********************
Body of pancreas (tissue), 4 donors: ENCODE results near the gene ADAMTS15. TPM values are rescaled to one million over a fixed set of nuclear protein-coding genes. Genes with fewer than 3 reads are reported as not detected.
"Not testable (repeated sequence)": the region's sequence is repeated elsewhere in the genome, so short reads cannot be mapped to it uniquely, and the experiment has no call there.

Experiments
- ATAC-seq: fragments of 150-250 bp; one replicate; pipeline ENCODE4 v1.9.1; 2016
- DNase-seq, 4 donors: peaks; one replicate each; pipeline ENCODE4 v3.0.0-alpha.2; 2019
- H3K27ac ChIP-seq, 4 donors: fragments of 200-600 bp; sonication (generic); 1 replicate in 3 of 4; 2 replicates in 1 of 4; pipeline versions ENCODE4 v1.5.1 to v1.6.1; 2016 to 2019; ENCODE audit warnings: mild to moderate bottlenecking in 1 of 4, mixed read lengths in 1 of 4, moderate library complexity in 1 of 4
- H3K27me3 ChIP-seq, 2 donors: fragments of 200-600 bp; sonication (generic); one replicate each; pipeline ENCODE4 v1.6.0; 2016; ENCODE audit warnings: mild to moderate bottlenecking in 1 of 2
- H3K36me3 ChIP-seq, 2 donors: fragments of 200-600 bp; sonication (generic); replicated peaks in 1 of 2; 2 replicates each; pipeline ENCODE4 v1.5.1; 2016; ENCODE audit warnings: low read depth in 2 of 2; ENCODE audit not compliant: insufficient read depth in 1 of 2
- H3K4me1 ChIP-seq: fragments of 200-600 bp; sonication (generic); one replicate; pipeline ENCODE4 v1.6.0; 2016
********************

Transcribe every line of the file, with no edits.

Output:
Body of pancreas (tissue), 4 donors: ENCODE results near the gene ADAMTS15. TPM values are rescaled to one million over a fixed set of nuclear protein-coding genes. Genes with fewer than 3 reads are reported as not detected.
"Not testable (repeated sequence)": the region's sequence is repeated elsewhere in the genome, so short reads cannot be mapped to it uniquely, and the experiment has no call there.

Experiments
- ATAC-seq: fragments of 150-250 bp; one replicate; pipeline ENCODE4 v1.9.1; 2016
- DNase-seq, 4 donors: peaks; one replicate each; pipeline ENCODE4 v3.0.0-alpha.2; 2019
- H3K27ac ChIP-seq, 4 donors: fragments of 200-600 bp; sonication (generic); 1 replicate in 3 of 4; 2 replicates in 1 of 4; pipeline versions ENCODE4 v1.5.1 to v1.6.1; 2016 to 2019; ENCODE audit warnings: mild to moderate bottlenecking in 1 of 4, mixed read lengths in 1 of 4, moderate library complexity in 1 of 4
- H3K27me3 ChIP-seq, 2 donors: fragments of 200-600 bp; sonication (generic); one replicate each; pipeline ENCODE4 v1.6.0; 2016; ENCODE audit warnings: mild to moderate bottlenecking in 1 of 2
- H3K36me3 ChIP-seq, 2 donors: fragments of 200-600 bp; sonication (generic); replicated peaks in 1 of 2; 2 replicates each; pipeline ENCODE4 v1.5.1; 2016; ENCODE audit warnings: low read depth in 2 of 2; ENCODE audit not compliant: insufficient read depth in 1 of 2
- H3K4me1 ChIP-seq: fragments of 200-600 bp; sonication (generic); one replicate; pipeline ENCODE4 v1.6.0; 2016